Home » Nonprofit Consulting » Fundraising » 5 Things You Might Not Know About Donor-Advised Funds

5 Things You Might Not Know About Donor-Advised Funds

Fidelity Charitable Gift Fund, the nonprofit arm of behemoth Fidelity Investments, now raises more money than United Way via donor-advised funds. It could soon eclipse the Gates Foundation as America’s biggest grant maker. Hands down, donor-advised funds (DAFs) are the fastest growing form of giving. So what’s the problem?

DAFs don’t practice transparency in their grantmaking and they work very differently than most people think. In seeing our clients struggle with this evolution, I decided to write an open letter to DAFs everywhere.

Download “5 Myths About Donor-Advised Funds.”
No email address required.

As development professionals, we love philanthropy and we love our philanthropists. That’s why many of us have come to loath you, Donor-Advised fund.

1. You don’t always keep your promises 

Contrary to popular belief, DAFs aren’t required to pay out in any given year. Unlike a family foundation, DAFs are required to donate to a qualified 501( c) 3 eventually. Which means that the donor receives a tax incentive immediately but the funds can sit idle for as long as the donor chooses. The DAF can even be bequeathed and continue to sit idle during the next generation.

Donor-Advised Funds yield an immediate tax benefit to donors, but can sit idle for generations.
DAFs can prevent nonprofit organizations from gaining access to major gifts.

2. While you keep multiplying, charitable giving does not 

There are now more than five times the number of donor-advised funds than private foundations.

From 2012 to 2017, however, total donation volume flowing into DAFs has been nearly two-thirds greater than total donation volume flowing out of DAFs (National Philanthropic Trust).

3. And this leads to some dark secrets

Financial institutions aren’t required to report itemized information on each DAF account they maintain on their 990 Schedule D so we can’t assess the impact of these funds- or much else. What we are left with is a “DAF payout rate” as a key performance indicator. 

Using the IRS calculation for this, the median DAF payout rate for 2012 was slightly over 7 percent of the total value of funds held by financial institutions. More than a quarter of these reported a payout rate of less than 1 percent, including 466 institutions that reported no grants paid out at all.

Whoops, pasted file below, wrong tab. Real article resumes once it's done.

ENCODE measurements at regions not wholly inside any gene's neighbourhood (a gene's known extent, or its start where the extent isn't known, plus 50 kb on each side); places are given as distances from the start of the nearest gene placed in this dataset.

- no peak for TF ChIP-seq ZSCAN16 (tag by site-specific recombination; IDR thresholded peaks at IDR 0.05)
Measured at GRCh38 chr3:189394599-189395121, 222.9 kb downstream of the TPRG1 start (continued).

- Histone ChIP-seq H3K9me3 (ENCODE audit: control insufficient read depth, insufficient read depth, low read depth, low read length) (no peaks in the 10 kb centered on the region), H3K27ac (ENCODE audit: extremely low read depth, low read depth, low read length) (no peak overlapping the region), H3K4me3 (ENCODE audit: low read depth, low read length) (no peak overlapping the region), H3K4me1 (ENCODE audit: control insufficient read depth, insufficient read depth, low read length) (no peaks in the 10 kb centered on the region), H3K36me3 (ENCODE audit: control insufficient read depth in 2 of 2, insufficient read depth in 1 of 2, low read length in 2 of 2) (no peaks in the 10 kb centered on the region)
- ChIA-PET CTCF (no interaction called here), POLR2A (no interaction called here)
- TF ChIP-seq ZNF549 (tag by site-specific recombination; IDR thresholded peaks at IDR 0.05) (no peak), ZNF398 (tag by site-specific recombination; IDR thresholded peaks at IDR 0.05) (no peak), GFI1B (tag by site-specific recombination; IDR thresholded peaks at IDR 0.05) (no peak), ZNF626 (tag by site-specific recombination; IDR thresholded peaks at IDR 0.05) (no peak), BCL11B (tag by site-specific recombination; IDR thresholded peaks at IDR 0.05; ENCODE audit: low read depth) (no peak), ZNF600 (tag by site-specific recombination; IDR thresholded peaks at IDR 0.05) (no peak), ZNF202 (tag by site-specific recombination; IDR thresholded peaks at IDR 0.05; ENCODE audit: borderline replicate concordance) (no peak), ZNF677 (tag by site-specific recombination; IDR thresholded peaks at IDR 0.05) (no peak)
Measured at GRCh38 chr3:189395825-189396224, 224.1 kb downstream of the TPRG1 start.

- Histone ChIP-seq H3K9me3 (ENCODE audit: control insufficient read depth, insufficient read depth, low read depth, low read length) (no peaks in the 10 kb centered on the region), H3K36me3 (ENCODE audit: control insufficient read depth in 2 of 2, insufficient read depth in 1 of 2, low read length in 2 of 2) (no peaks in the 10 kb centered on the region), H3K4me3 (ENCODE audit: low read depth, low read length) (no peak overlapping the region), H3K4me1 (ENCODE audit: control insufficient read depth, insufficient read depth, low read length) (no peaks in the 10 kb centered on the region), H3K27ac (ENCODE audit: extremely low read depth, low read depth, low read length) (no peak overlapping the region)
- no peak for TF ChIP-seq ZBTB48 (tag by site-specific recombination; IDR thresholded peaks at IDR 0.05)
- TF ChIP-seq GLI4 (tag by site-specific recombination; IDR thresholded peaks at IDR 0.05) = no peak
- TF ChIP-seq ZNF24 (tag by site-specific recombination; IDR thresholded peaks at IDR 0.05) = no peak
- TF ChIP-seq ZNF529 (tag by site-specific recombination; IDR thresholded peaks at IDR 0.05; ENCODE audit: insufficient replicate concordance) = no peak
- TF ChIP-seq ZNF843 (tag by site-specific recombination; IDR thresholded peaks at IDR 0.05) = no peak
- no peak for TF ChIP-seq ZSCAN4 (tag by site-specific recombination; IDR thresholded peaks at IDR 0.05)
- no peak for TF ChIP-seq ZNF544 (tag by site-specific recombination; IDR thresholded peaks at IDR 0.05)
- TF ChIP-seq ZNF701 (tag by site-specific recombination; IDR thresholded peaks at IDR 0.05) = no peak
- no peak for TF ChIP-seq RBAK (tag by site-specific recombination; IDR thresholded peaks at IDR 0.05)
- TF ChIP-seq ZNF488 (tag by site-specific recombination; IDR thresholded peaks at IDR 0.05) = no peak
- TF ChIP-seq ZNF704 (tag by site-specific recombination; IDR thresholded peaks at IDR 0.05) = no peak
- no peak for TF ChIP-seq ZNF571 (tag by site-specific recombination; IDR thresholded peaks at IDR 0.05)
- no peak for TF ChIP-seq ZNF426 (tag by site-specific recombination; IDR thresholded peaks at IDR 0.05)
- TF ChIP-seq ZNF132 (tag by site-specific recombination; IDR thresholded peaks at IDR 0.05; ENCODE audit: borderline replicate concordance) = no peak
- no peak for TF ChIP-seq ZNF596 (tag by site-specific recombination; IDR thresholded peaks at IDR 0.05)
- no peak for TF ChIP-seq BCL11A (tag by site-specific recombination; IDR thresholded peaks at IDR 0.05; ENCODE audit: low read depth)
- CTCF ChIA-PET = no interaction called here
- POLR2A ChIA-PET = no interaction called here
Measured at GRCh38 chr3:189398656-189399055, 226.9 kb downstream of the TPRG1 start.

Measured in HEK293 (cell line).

4. You cheat on charitable causes while romancing advisors

When you sit idle, funds stay put and financial institutions make money. Advisors actually lose money in investment and management fees when you pay out. That seems awfully uncharitable.

Now that DAFs play a substantial role in philanthropy, it only makes sense to require greater transparency and accountability.
DAFs can interfere with nonprofit donor relationships. Be proactive in educating your major donros.

5. You are interfering in our relationships

The largest investment firms, Fidelity and Schwab, make recommendations to donors regarding which organizations to support (Fidelity Charitable makes recommendations). 

While this may not be a concern for our existing major donors whom we already have strong relationships with, there are many donors obscured by their DAFs that we will never be able to share gratitude with or practice the donor stewardship we believe in.

Nationwide, DAFs have exploded in popularity. As the number of DAFs grow, the average size of the funds is declining, making it harder to know and cultivate those in the middle of our pipelines. 

Donor-advised funds aren’t going away anytime soon. They remain a great vehicle for many philanthropists and offer substantial tax benefit. My point is, with great power comes great responsibility.

Now that DAFs play a substantial role in philanthropy, it only makes sense to require greater transparency and accountability. And while we’re at it, we better start educating our current donors on the benefits and drawbacks of giving through DAFs because an increasing number will adopt them in the future.

Leave a Comment

This site uses Akismet to reduce spam. Learn how your comment data is processed.